I See a War – Huang Xiang

When Huang Xiang and his wife Zhang Ling participated in petition writing in 1995, in advance of the Tiananmen anniversary of June 4th, they were detained for over one month and forced to relocate from Beijing. Ironically, one of the petitions they co-produced was entitled “Greeting the United Nations Year of Tolerance, We Appeal for the Realization of Tolerance in China.”

The Cost of Living – Cho Se-hui (trans. Bruce & Ju-chan Fulton)

“Consistent with our social standing, we lived in a slum. The work we did was unskilled labor. Yông-ho loaded and carried castings on a metal handcart. Yông-hûi, undergoing instruction in the training center, cleaned the central corridor leading to the workrooms. I delivered small parts to the people on the automobile assembly line… Those on the assembly line regarded me as a supplementary machine. To the factory manager the workers collectively were a machine.”

: Recreating Memory: the testimony of Hiroshima survivor Yamaoka Michiko – Paul Scott

“I looked around me and gasped. The scenes before me were not of this Earth. They could only be called a living hell. Shattered heads. A dazed mother covered with blood, clutching her dead baby. A child with skin peeling from his entire body, shrieking from inside a collapsed building. Internal organs spilling out of bodies. Lines of completely naked people… Images of inconceivable carnage burned themselves into my mind.”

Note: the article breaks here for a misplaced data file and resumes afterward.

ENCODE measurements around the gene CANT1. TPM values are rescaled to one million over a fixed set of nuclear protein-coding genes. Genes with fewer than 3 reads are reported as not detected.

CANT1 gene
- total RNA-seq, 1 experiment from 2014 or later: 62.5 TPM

Reflecting on Hiroshima – Bjorn Axelsson, Sonja Krause Burkins, Jessica Rasplica Rodd, Jeremy N. Majors

“The Atomic Bomb Dome, within the museum, is covered with letters protesting nuclear testing. The sight of so many letters written by the mayors of Hiroshima, throughout the years, and all of their effort to raise awareness and stop nuclear testing is just amazing. The last letter posted on the wall was one addressed to President George Bush, Jr. which implored him to stop and think about the events in Hiroshima before entering into war with Iraq. Stop and think how easily an event like that could be repeated if we enter into war now.”

“I was always hungry. I had money to buy more food, but if I wanted to understand them, I had to put myself in their shoes. I still felt guilty, because I knew I would be leaving, and returning to this comfortable life here, but they were stuck there.”

Hands in the Soil – Amanda Suutari

Natural farming stresses humility regarding our profound ignorance of the complex, interconnected web of life. Taking organic farming one radical step further, it rejects tilling, which Kawaguchi says cuts the inseparable cycle of life and death.

Living Wisdom
Robert Brady

If you want a wall that is a stone poem in stone syntax, you have to learn the bit-by-bit stones teach until at last you have a stone wall, not a book wall, not a you wall. The finest mortar for a stone wall, therefore, is patience in the builder, blended with integrity. No integrity in the builder, no integrity in the wall.


Global Uprising: Confronting the Tyrannies of the 21st Century, by Neva Welton and Linda Wolf AUTHOR — Deidre May 

Japanese Crafts, by Japan Craft Forum — Douglas Bullis
The Good Women of China: Hidden Voices, by Xinran — 
Lauren W. Deutsch
A Bright Shining Lie: John Paul Vann and America in Vietnam,
by Neil Sheehan — Ken Rodgers